Have worked with your modified patch more, and it looks great; made sense to me for the most part (taking it apart a little more and thinking through each step). I changed the mesh scale to 10 10 to account for a chance in scale elsewhere.
      Now, my challenge is to recreate the effect of random values for the Z coordinates. I would naturally want to do this with a jit.noise matrix rather than the random object, since I'm happily back to matrices in place of lists.
      I'm just honestly unsure of where/how to combine the noise matrix with the matrix that's feeding line2quad. Your line2quad object does work with 3D data in mode 1, correct? So if I took the existing matrix and added in Z values, say between 0 and 1 or 0 and 0.5 or some other range . . .
      (Sorry if this is a dumb question, just trying to think through the best place to glue in the Z values, again using as little CPU bandwidth as possible . . . )
      This would presumably be useful, too, if someone wanted to map the color data to Z, or some other purpose I didn't devise here, instead of choosing random Z values within a range as I'm doing.
      Thanks, Wes, this is all really great. If California and New York were closer, I could buy you a drink . . .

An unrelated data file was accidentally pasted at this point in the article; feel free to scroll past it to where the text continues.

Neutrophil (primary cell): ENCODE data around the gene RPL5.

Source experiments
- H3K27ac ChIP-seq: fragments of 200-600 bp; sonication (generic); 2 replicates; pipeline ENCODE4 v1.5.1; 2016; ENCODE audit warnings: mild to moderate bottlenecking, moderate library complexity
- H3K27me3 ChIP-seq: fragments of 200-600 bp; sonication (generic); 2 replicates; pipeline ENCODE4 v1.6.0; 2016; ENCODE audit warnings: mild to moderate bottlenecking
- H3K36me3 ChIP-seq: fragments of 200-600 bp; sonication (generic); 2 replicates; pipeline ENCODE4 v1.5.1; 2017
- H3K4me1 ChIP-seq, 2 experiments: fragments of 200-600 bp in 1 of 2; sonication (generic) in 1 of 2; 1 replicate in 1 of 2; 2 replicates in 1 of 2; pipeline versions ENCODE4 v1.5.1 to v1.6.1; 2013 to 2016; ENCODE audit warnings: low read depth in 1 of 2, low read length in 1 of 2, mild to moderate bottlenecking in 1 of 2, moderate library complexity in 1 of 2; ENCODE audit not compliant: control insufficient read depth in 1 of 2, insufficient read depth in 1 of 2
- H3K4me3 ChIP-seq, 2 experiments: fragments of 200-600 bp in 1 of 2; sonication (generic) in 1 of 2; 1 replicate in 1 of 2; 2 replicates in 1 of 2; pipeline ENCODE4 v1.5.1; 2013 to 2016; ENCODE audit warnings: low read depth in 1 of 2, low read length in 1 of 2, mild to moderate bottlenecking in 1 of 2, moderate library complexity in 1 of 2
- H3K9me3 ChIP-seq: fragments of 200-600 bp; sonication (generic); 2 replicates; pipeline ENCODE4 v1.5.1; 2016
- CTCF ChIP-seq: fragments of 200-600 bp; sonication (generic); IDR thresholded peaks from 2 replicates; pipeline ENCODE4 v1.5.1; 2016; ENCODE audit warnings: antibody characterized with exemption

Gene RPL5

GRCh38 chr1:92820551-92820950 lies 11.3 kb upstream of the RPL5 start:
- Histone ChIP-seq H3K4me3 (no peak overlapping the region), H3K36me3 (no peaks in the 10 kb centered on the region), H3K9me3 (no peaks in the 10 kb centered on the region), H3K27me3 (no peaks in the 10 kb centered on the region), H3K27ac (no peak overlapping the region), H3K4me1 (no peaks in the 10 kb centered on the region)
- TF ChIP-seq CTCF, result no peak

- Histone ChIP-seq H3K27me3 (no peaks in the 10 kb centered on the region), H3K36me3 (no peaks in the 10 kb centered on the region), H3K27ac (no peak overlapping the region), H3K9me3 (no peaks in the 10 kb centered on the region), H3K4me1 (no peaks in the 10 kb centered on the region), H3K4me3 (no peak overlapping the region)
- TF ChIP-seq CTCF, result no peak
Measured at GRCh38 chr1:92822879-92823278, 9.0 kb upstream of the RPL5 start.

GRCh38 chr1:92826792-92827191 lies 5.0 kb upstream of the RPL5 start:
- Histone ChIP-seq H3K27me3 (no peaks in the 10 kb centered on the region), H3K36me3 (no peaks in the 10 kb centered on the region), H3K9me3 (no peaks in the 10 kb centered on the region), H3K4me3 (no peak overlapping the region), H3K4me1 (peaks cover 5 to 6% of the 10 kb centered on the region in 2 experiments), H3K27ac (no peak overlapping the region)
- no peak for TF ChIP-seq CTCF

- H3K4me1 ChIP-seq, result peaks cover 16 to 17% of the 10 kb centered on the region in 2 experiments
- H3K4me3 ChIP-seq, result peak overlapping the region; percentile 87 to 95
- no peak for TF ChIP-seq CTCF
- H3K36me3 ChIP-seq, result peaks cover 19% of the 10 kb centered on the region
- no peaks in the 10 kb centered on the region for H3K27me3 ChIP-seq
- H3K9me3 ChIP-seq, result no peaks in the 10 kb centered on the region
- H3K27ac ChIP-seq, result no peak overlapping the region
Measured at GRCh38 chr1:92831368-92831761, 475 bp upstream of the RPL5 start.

• Mar 08 2006 | 7:09 am
      > I'm just honestly unsure of where/how to combine the noise matrix with the matrix that's feeding line2quad. Your line2quad object does work with 3D data in mode 1, correct? So if I took the existing matrix and added in Z values, say between 0 and 1 or 0 and 0.5 or some other range . . . > > (Sorry if this is a dumb question, just trying to think through the best place to glue in the Z values, again using as little CPU bandwidth as possible . . . ) >
      You can use it with 3d coordinates. Below is a simple modification to do just that. The @mode 1 of xray.jit.line2quad is a bit quirky right now and is something I need to fix up a little, bit I think it works to decent effect in the patch. Potentially,you could do the random z displacement in a shader as well. Your preference.
      wes